The Cellar(7)

By: Minette Walters



‘Whites are notoriously bad at describing blacks. Most of you can’t even differentiate between shades of brown.’

A smile entered the Inspector’s voice. ‘Maybe so, but it’s hard to confuse a slender boy with a ten-year-old so grossly overweight that he had to walk with his legs apart. According to the school, he weighed in excess of eleven stone. It’s hard to imagine anyone lifting him … let alone a predatory paedophile looking for an easy target.’

‘A dead weight’s even heavier. If he died in this house, who carried him to the car? It would have needed both parents, wouldn’t it?’

‘And both to pull him out at the other end when they found a place to hide the body,’ the white agreed. ‘If one’s involved, it’s almost certain the other is as well.’

Muna would have feared for herself if Inspector Jordan and the Hausa speaker hadn’t been in the house when Mr and Mrs Songoli returned. Ebuka’s anger was terrible to behold, and he would have taken it out on her if he hadn’t had to pretend she was his daughter. He accused the police of being racists for putting him and his wife through the indignity of an interrogation, and raged at Scotland Yard for appointing a woman to run the investigation.

How dare such an insignificant person suggest that he or Yetunde had had anything to do with Abiola’s disappearance? A woman’s job was to run her kitchen, not exercise authority in a police force.

The translator took him to task in Hausa. In this country it was an offence to make sexist remarks, she warned sternly, and Mr Songoli showed his ignorance by doing so. As father to Abiola, he would have been interviewed in the same way whatever his colour for it was a sad – but true – statistic that children were more in danger inside their own homes than on the street.

Ebuka ignored her. ‘Abiola was loved and treasured by his family,’ he roared at the Inspector. ‘My mistake was to cancel the taxi that took him to school. My son was taken because he was walking. Are you too foolish to understand that?’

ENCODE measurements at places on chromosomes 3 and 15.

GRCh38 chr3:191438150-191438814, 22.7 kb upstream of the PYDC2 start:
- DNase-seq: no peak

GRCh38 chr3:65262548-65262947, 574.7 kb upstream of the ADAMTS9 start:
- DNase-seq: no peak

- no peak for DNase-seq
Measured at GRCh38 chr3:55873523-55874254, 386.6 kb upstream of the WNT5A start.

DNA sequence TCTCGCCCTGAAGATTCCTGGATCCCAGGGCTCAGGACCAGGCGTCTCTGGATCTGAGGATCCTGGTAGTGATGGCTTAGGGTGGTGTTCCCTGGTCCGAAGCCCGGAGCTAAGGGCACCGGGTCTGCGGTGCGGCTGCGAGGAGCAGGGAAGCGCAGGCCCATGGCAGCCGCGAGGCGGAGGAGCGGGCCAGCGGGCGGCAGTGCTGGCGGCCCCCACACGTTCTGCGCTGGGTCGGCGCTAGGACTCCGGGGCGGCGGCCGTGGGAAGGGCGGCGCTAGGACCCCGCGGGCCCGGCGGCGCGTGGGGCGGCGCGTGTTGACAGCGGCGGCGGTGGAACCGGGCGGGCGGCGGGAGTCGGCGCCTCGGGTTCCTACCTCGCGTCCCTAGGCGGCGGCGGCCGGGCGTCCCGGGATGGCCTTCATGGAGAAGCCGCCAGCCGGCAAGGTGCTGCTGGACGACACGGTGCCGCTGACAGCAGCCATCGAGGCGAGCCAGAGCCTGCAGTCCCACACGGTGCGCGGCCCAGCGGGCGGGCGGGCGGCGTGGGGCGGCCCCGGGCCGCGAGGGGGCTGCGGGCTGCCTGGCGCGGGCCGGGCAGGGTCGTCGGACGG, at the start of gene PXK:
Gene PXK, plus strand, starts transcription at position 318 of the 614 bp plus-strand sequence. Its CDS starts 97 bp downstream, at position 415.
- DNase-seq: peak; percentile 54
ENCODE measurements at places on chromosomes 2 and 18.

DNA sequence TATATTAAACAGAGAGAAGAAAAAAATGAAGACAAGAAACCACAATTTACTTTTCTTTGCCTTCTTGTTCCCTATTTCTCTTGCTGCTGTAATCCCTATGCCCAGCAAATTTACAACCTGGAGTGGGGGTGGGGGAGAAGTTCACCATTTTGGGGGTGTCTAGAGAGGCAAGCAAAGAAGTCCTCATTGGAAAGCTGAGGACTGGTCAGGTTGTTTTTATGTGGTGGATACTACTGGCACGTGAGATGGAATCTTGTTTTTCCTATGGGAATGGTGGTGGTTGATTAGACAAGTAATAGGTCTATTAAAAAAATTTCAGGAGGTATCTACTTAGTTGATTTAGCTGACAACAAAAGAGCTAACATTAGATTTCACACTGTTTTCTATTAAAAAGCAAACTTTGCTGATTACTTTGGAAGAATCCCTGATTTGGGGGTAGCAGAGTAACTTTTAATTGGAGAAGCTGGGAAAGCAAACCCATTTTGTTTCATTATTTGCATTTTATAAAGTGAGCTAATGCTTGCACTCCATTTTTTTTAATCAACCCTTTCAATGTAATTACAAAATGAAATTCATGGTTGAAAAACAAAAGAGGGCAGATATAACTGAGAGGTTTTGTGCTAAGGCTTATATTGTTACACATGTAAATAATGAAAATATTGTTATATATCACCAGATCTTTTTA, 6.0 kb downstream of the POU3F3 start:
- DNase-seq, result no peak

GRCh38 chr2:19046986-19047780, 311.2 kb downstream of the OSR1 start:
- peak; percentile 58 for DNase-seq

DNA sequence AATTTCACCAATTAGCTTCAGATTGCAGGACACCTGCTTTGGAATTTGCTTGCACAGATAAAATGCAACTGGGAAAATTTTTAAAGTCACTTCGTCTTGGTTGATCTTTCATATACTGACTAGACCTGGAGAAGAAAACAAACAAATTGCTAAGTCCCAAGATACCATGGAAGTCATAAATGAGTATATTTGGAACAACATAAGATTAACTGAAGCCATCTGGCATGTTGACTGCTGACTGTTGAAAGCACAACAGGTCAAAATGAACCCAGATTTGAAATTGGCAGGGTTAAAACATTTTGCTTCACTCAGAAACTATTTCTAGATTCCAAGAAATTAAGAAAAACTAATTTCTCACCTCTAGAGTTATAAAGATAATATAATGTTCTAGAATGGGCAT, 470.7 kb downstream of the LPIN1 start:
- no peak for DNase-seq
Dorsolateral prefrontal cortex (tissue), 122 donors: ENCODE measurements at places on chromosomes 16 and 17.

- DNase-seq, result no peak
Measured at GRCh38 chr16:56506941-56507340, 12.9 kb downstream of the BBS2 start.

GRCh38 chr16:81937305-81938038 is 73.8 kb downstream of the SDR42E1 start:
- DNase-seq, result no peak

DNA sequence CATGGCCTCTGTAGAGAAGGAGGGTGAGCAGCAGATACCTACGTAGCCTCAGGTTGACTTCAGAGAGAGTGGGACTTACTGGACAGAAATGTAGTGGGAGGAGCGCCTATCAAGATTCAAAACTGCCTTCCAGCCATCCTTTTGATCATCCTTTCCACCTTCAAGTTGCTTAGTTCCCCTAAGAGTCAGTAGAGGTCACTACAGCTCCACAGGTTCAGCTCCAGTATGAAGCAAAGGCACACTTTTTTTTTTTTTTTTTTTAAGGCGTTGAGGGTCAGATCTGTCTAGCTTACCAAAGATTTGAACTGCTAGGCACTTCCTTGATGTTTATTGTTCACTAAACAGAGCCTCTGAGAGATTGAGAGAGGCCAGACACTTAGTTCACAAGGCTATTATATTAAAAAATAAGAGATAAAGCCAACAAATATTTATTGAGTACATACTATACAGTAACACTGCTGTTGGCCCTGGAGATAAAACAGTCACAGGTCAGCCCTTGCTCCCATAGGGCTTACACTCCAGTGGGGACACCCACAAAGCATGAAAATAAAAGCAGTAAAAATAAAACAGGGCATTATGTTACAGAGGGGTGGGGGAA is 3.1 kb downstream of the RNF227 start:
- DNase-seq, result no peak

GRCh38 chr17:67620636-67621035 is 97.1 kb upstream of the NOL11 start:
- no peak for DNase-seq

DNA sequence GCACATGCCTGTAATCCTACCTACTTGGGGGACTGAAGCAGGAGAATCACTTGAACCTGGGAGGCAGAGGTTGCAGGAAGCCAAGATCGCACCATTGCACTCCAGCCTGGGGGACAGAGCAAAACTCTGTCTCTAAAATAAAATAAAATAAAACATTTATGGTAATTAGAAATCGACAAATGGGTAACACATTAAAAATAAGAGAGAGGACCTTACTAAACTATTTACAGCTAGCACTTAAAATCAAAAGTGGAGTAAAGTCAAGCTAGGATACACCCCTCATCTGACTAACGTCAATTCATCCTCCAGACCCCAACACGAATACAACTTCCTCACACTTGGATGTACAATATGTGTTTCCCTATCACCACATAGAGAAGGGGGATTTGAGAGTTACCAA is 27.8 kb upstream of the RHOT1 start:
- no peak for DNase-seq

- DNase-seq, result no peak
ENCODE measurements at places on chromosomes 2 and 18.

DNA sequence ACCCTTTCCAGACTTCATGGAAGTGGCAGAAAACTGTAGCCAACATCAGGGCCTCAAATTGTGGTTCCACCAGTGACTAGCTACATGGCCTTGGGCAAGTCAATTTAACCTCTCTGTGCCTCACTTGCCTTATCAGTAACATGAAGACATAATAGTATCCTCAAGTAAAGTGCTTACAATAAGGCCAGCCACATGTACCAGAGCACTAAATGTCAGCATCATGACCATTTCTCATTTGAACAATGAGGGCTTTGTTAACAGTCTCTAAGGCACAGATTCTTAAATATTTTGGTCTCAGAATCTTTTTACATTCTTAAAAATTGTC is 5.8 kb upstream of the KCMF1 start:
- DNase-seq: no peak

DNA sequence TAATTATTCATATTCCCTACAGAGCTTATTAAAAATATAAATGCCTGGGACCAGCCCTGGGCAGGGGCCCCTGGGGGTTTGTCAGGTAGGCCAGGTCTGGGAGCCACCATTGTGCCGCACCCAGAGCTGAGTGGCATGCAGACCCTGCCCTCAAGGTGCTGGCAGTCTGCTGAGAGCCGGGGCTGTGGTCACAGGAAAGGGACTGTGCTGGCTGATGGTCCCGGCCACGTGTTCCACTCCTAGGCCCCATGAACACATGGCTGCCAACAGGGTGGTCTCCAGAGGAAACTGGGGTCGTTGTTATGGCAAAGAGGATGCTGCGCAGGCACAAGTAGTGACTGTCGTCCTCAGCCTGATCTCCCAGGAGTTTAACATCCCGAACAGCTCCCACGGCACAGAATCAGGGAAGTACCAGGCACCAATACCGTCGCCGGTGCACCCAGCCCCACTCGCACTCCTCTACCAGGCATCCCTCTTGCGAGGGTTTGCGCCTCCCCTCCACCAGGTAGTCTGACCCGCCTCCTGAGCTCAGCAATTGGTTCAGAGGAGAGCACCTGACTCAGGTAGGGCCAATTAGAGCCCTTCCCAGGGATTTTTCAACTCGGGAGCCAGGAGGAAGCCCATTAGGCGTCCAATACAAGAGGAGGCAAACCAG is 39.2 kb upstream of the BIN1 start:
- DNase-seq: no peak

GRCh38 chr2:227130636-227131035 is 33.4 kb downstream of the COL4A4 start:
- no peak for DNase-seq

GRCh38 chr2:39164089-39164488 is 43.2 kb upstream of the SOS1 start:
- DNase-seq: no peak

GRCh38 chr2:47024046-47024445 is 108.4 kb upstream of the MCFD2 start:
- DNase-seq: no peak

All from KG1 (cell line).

‘We have only Olubayo’s word that he ever reached the end of the road, Mr Songoli. Despite numerous pleas for witnesses, no one has come forward to say they saw Abiola.’

‘And because of that you accuse us? Why? You’ve searched our house from top to bottom and brought dogs into our garden … and you’ve found nothing. Have you done the same with the other properties in this road?’

Inspector Jordan nodded. ‘All your neighbours gave my team permission to enter.’

‘And have you found Abiola?’

‘No.’

Ebuka jabbed a finger at her chest. ‘Then I’m proved right,’ he declared. ‘My child was taken by a stranger on his way to school.’

Muna watched the Inspector take a step backwards. ‘We think it more likely Abiola stayed here, Mr Songoli. His teachers say he was a reluctant student, and they all agree he would have chosen a day at home over one in class, particularly as he knew his mother would be out.’

Ebuka glared at her angrily before turning on Yetunde with a raised fist. Does she speak the truth? he demanded in Hausa. You said you were in this house for an hour after the boys left. Were you lying? Did you see him return?

Yetunde flinched. Of course not, my husband. Would I stay silent over something so important?

Inspector Jordan caught Ebuka’s wrist and forced his arm to his side. ‘You have a bad temper, sir. I suggest you bring it under control before you give your wife even more cause for anxiety.’ She turned to the Hausa speaker. ‘What did he say? Why was he threatening her?’

The woman’s translation was precise.

The Inspector nodded. ‘This is what we know, Mr Songoli. Your son hid in the summer house at some point. It may have been Wednesday evening or Thursday morning. We found sweet wrappers and empty crisp packets on the floor with his fingerprints on them. Your contract gardener swears they weren’t there on Wednesday afternoon … and we have no reason to disbelieve him since I understand Mrs Songoli is very particular about litter.’

‘But the gardener’s not a man to be trusted,’ wailed Yetunde. ‘I have to watch him all the time to make sure he does as he’s told. Who’s to say he didn’t take my child?’

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